Last week I wrote about how our elementary library collection is going through a major transformation. In the post, We Spiced Up The Shelves....And Ditched The Dewey, I told all about how we have moved away from being organized by the Dewey Decimal System to a nonfiction collection organized by subjects.
So far we have the nonfiction collection organized into 90 different subjects and subtopics. You can see the list in the NEW Van Meter Library Nonfiction Arrangement Google Doc. Please feel free to use and share this list.
Book-Stops Section Markers from DEMCO. We ordered enough for over 100 different subjects and subtopics, because we know our collection and needs will change.
We are still trying out the placement of a few of the markers. As you can see in the picture above, we can put the marker at the beginning of each shelf in front of the first subtopic or right after the first subtopic. It does make the books stand up better on the shelf having the marker come after, but I just do not want to confuse the little ones.
What were we going to do with the spine of the books? What were we going to do with the Dewey Decimal call number label? How are we were going to mark which subtopic each book belonged to?
Diana and I decided to cover the Dewey Decimal call number label up with a rectangular white label.
At the bottom of each spine, there will be a dot or set of dots that will match that on the book-stop section marker. Do you all remember the big craze of marking library books with those little colored dots for the different AR levels? Well, Di just happened to keep all of those tiny little dot stickers so we used those and other larger ones too. For example, there is a tiny orange dot on all of the books about natural disasters and there is a tiny orange dot on the marker as well....right under the words "Natural Disasters."
Mackin VIA. I am working with them on this part of the project.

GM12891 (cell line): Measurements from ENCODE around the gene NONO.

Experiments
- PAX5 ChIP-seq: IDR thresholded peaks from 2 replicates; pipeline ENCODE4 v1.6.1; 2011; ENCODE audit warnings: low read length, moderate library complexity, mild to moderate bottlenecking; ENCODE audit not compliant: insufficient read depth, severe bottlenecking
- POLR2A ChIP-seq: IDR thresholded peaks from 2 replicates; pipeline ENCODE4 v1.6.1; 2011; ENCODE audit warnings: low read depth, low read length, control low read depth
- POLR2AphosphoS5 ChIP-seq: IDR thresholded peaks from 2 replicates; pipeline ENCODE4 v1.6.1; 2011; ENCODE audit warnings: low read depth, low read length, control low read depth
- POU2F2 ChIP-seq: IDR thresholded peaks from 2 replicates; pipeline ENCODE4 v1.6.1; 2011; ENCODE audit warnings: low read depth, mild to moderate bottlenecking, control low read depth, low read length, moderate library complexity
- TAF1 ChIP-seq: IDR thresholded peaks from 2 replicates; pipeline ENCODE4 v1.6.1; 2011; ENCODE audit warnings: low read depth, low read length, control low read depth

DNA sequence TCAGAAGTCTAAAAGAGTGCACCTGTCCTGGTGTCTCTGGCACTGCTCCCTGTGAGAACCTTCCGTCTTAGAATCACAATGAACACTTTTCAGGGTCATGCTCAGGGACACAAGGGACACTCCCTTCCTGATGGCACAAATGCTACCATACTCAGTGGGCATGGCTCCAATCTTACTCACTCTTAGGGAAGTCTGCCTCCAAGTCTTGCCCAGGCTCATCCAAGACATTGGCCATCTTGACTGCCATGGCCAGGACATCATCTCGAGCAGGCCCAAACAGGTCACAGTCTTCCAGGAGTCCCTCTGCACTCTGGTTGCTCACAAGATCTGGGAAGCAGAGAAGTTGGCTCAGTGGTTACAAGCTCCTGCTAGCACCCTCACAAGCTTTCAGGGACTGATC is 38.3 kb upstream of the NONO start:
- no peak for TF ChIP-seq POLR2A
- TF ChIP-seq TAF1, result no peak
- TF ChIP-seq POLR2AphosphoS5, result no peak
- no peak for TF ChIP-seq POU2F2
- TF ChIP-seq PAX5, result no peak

I really love Diana's idea about marking the books in two ways. I think this will give the little ones a really easy way to find the book category they are looking for. It will also be nice for getting the books back on the shelf in the right location.
I just love how organized the nonfiction is now and cannot wait to show this off to our school community on Monday night at Van Meter's Back To School Night.
She will be finishing up the nonfiction Monday and then we will be ready to go into the fiction collection. We had some really great conversations about this last week. We have decided to leave the fiction together and organize it according to the different genres.
A few of the genre categories that we will have are: Mystery, Realistic Fiction, Fantasy, Adventure, Historical Fiction, and Sports. These will be marked on the shelves with a large sign upon each area and also a genre label at the top of each books spine. We will be leaving the call number label on the fiction books so they can still be alphabetical within each genre area and found easily on the shelves.
We are also going to put all of the Series together and organize the Biographies by subjects.
added eBooks to our collection with Mackin VIA and over 350 titles.
We have added different technology such as iPads, tablets, iTouches, iMac's, a document camera, projector, Flip cameras and digital cameras. We have connected with hundreds of other children, teachers, and authors around the world and even added a new teacher librarian, John Schu, who happens to live over 300 miles away (John is who I plan, teach, and collaborate with....it has definitely changed the way we both teach.)
A new shelf and drop boxes were built and fun spaces and displays were created for reading, learning, collaborating, and creating.
But most of all, the libraries changed because we all have been thinking differently over the last six years. We think about what is important to our young people and how we can give them the most incredible experiences at school that we can. We want them to be the best people they can be and make a difference in the their lives and the lives of others. We are encouraged and pushed to use innovative approaches and let our students be the teachers, along with us being learners. We look for ways to bring the world into the four walls of our school and into the library and classrooms.
Changing the collection like we are is one more example of how our young people will connect to learning, literature, and experiences like they haven't before.
And I am excited to see what a difference this will create within our library, school and the ones we care about at Van Meter.